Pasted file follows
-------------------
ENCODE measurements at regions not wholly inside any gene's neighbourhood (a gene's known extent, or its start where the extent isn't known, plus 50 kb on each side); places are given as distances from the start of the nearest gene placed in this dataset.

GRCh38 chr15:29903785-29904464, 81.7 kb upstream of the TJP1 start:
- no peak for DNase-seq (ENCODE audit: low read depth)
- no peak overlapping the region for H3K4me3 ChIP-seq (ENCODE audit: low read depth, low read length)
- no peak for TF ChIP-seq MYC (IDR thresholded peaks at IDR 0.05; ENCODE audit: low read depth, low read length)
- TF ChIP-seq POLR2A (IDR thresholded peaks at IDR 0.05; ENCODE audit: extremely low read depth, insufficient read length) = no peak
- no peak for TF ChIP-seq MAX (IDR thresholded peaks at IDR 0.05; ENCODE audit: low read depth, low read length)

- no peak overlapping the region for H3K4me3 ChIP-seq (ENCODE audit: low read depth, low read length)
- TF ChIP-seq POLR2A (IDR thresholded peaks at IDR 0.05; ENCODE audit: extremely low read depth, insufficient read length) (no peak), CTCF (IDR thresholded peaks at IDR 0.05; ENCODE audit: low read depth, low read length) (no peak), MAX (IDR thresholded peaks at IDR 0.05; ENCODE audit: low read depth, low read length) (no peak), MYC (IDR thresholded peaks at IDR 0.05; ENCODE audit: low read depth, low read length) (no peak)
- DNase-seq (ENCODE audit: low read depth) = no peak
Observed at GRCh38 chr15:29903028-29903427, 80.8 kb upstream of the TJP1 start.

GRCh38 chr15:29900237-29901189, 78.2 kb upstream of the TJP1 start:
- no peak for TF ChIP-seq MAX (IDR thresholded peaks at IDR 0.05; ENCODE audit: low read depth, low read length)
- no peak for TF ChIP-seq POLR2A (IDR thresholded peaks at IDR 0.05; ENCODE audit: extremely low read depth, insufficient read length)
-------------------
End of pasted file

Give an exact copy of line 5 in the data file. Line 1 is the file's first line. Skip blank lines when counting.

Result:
- no peak for TF ChIP-seq MYC (IDR thresholded peaks at IDR 0.05; ENCODE audit: low read depth, low read length)